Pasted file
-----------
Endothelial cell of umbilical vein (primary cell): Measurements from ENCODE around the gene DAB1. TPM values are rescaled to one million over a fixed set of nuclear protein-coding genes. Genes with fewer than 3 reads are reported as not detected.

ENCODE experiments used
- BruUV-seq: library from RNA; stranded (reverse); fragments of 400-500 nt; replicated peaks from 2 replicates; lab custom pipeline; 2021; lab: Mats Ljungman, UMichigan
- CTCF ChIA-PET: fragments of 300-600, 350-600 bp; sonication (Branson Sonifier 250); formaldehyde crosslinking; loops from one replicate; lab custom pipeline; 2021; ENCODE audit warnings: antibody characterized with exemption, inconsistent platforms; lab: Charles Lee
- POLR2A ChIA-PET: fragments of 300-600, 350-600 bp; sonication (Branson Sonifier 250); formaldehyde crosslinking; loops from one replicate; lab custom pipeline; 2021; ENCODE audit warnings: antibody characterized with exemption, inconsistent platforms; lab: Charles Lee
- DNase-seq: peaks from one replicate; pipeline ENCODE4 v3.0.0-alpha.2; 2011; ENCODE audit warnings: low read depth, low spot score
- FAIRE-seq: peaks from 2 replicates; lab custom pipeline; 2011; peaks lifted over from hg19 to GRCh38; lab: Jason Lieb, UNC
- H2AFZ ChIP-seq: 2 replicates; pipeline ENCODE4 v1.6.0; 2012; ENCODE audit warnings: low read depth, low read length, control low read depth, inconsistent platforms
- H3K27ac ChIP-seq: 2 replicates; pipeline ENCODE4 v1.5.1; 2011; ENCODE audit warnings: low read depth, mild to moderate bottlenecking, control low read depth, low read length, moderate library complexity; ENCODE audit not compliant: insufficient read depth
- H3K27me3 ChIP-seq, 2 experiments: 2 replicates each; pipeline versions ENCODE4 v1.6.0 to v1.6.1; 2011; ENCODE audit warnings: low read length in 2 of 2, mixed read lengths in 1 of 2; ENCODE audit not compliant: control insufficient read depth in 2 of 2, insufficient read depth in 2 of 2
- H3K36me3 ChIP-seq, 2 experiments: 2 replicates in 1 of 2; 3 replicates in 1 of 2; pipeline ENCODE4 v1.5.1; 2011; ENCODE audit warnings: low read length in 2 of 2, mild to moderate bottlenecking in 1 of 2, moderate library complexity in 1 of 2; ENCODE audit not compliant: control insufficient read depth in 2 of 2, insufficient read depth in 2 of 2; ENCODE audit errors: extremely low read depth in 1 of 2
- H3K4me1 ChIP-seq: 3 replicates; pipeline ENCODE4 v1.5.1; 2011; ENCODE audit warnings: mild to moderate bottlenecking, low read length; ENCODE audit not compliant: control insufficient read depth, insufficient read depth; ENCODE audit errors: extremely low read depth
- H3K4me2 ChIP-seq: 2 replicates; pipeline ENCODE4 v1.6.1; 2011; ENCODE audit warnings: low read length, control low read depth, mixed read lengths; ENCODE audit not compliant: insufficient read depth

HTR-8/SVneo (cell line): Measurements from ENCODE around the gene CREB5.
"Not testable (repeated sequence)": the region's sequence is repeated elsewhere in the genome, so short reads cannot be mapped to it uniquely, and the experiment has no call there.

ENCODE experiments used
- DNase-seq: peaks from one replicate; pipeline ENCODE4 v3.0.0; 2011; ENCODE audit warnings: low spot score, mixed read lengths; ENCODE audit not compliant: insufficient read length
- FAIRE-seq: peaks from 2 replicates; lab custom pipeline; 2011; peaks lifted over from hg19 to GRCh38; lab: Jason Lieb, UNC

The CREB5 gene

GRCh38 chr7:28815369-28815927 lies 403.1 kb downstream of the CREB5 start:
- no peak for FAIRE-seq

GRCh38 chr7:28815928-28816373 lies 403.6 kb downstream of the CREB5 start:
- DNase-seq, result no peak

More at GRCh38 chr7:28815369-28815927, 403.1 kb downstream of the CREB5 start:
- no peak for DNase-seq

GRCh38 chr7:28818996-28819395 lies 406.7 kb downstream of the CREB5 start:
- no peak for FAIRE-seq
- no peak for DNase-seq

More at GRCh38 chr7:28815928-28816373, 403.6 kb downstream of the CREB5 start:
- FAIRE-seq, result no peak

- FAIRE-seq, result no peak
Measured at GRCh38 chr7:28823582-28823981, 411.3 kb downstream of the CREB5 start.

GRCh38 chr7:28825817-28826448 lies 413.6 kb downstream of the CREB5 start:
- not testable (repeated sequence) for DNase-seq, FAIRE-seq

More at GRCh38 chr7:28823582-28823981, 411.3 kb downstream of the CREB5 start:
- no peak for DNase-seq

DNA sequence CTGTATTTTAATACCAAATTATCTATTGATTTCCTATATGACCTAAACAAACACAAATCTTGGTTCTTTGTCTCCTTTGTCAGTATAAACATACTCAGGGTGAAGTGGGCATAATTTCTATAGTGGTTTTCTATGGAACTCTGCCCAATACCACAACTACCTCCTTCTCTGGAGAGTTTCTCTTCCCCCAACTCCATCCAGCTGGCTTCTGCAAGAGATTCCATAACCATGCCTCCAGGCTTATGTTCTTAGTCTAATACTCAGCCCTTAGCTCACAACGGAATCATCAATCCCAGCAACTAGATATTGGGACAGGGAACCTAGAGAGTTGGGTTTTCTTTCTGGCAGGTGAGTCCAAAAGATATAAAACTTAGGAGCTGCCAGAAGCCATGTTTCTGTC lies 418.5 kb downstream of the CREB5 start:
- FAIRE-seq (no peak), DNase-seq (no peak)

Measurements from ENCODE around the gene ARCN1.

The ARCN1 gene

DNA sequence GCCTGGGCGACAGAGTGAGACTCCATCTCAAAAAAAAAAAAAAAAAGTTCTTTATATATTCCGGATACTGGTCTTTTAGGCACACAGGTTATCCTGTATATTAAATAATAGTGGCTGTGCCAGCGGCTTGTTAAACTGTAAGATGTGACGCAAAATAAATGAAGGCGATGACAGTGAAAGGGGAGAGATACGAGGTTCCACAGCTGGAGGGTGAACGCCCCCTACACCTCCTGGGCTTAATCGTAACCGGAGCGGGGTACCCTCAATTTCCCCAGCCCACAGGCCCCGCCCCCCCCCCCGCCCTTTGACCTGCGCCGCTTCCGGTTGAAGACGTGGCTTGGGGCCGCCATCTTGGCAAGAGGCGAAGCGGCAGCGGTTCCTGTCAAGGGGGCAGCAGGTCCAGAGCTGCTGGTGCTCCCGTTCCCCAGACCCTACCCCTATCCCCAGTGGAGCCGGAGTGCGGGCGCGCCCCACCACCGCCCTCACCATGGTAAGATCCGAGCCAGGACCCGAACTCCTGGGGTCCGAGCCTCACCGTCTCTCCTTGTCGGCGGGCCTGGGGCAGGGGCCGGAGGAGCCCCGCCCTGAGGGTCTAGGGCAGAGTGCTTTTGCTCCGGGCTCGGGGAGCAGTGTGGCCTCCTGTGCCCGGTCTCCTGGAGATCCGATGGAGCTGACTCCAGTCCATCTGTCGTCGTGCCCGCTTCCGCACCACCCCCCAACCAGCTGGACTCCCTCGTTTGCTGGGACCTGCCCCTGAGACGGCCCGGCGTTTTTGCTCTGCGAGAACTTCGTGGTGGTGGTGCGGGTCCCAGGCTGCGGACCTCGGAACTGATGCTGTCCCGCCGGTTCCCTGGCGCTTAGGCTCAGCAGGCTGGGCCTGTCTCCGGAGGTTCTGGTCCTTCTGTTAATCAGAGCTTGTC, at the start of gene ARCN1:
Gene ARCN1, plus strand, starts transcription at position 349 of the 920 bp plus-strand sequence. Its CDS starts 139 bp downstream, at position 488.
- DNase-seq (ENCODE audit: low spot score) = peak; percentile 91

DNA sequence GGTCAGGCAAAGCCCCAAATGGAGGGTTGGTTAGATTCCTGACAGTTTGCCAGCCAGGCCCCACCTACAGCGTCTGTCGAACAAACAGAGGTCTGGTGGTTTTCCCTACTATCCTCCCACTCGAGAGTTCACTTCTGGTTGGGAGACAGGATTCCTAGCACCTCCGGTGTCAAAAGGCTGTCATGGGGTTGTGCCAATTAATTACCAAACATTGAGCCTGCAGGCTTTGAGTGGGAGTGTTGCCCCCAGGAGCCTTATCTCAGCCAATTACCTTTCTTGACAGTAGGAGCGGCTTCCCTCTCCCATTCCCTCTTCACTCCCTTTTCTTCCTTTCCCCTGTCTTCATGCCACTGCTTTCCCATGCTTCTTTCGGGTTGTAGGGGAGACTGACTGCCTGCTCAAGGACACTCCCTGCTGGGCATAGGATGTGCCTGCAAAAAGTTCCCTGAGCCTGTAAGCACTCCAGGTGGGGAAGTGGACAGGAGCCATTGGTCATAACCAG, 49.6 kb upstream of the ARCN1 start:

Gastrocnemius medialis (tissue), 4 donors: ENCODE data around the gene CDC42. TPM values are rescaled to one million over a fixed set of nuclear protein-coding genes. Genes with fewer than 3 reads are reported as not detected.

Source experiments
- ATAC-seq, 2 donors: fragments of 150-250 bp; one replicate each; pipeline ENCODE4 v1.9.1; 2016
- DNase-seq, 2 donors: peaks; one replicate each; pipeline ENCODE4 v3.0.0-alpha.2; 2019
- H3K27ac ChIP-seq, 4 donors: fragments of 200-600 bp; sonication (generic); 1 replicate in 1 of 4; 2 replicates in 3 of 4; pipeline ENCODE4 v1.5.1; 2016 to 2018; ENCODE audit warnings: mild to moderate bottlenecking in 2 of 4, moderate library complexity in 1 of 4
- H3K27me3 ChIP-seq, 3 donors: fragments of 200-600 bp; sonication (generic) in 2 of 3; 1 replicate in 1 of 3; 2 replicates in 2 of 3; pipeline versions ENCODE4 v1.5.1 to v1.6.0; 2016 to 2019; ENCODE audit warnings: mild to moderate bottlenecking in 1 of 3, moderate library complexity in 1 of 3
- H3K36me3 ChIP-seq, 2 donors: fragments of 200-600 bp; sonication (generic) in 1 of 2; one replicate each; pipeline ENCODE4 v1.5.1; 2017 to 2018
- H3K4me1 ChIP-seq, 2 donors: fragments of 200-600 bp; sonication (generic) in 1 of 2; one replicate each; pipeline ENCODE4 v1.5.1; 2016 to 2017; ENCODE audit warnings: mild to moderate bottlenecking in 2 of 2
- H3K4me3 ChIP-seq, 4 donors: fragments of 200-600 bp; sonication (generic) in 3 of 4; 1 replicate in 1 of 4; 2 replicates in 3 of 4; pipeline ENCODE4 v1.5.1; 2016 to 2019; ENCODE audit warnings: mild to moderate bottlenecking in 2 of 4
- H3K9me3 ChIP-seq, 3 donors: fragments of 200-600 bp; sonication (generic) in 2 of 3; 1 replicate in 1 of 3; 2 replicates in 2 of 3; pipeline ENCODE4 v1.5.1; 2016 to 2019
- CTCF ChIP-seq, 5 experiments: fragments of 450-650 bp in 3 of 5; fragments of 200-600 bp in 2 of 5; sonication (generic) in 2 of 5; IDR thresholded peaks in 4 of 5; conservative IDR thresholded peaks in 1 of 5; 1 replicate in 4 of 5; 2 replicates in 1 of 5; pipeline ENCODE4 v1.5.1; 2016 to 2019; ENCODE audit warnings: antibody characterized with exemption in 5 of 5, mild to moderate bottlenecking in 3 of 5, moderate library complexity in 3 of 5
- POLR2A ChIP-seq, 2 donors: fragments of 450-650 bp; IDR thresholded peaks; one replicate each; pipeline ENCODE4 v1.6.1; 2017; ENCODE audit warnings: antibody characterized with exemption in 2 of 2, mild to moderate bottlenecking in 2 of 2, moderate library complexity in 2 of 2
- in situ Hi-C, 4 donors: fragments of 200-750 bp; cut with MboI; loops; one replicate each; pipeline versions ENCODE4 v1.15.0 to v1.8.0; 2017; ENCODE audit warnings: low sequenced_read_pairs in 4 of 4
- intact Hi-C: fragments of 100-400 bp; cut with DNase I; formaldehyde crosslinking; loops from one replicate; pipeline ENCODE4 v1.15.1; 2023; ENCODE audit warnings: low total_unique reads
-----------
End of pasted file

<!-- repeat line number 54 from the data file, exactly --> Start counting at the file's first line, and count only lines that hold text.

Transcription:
- H3K9me3 ChIP-seq, 3 donors: fragments of 200-600 bp; sonication (generic) in 2 of 3; 1 replicate in 1 of 3; 2 replicates in 2 of 3; pipeline ENCODE4 v1.5.1; 2016 to 2019